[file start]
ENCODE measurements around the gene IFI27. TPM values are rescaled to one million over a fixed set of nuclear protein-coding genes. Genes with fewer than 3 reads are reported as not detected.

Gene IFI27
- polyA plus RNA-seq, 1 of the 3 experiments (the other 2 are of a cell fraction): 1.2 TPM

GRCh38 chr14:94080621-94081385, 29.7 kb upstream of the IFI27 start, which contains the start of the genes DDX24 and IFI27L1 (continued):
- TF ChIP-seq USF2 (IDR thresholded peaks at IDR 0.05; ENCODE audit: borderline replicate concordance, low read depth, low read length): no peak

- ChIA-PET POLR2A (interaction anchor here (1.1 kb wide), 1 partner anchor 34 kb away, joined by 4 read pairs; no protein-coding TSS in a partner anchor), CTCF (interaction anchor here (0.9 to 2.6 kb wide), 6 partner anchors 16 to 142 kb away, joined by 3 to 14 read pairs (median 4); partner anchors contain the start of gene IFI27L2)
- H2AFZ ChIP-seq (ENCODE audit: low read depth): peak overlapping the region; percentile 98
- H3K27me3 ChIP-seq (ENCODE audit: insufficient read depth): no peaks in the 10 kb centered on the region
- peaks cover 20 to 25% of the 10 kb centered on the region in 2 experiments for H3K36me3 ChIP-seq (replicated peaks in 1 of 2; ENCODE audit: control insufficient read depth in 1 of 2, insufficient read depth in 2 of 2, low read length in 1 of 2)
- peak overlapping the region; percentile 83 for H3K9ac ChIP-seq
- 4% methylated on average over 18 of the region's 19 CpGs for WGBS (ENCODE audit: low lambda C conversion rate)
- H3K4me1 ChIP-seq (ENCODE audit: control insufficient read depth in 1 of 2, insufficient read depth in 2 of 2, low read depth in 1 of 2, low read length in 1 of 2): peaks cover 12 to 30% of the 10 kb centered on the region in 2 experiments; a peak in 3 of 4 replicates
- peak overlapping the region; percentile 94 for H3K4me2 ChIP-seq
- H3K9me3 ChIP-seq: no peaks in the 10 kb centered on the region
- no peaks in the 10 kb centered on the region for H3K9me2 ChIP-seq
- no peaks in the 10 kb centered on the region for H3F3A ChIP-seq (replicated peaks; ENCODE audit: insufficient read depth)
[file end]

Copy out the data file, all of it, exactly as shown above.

ENCODE measurements around the gene IFI27. TPM values are rescaled to one million over a fixed set of nuclear protein-coding genes. Genes with fewer than 3 reads are reported as not detected.

Gene IFI27
- polyA plus RNA-seq, 1 of the 3 experiments (the other 2 are of a cell fraction): 1.2 TPM

GRCh38 chr14:94080621-94081385, 29.7 kb upstream of the IFI27 start, which contains the start of the genes DDX24 and IFI27L1 (continued):
- TF ChIP-seq USF2 (IDR thresholded peaks at IDR 0.05; ENCODE audit: borderline replicate concordance, low read depth, low read length): no peak

- ChIA-PET POLR2A (interaction anchor here (1.1 kb wide), 1 partner anchor 34 kb away, joined by 4 read pairs; no protein-coding TSS in a partner anchor), CTCF (interaction anchor here (0.9 to 2.6 kb wide), 6 partner anchors 16 to 142 kb away, joined by 3 to 14 read pairs (median 4); partner anchors contain the start of gene IFI27L2)
- H2AFZ ChIP-seq (ENCODE audit: low read depth): peak overlapping the region; percentile 98
- H3K27me3 ChIP-seq (ENCODE audit: insufficient read depth): no peaks in the 10 kb centered on the region
- peaks cover 20 to 25% of the 10 kb centered on the region in 2 experiments for H3K36me3 ChIP-seq (replicated peaks in 1 of 2; ENCODE audit: control insufficient read depth in 1 of 2, insufficient read depth in 2 of 2, low read length in 1 of 2)
- peak overlapping the region; percentile 83 for H3K9ac ChIP-seq
- 4% methylated on average over 18 of the region's 19 CpGs for WGBS (ENCODE audit: low lambda C conversion rate)
- H3K4me1 ChIP-seq (ENCODE audit: control insufficient read depth in 1 of 2, insufficient read depth in 2 of 2, low read depth in 1 of 2, low read length in 1 of 2): peaks cover 12 to 30% of the 10 kb centered on the region in 2 experiments; a peak in 3 of 4 replicates
- peak overlapping the region; percentile 94 for H3K4me2 ChIP-seq
- H3K9me3 ChIP-seq: no peaks in the 10 kb centered on the region
- no peaks in the 10 kb centered on the region for H3K9me2 ChIP-seq
- no peaks in the 10 kb centered on the region for H3F3A ChIP-seq (replicated peaks; ENCODE audit: insufficient read depth)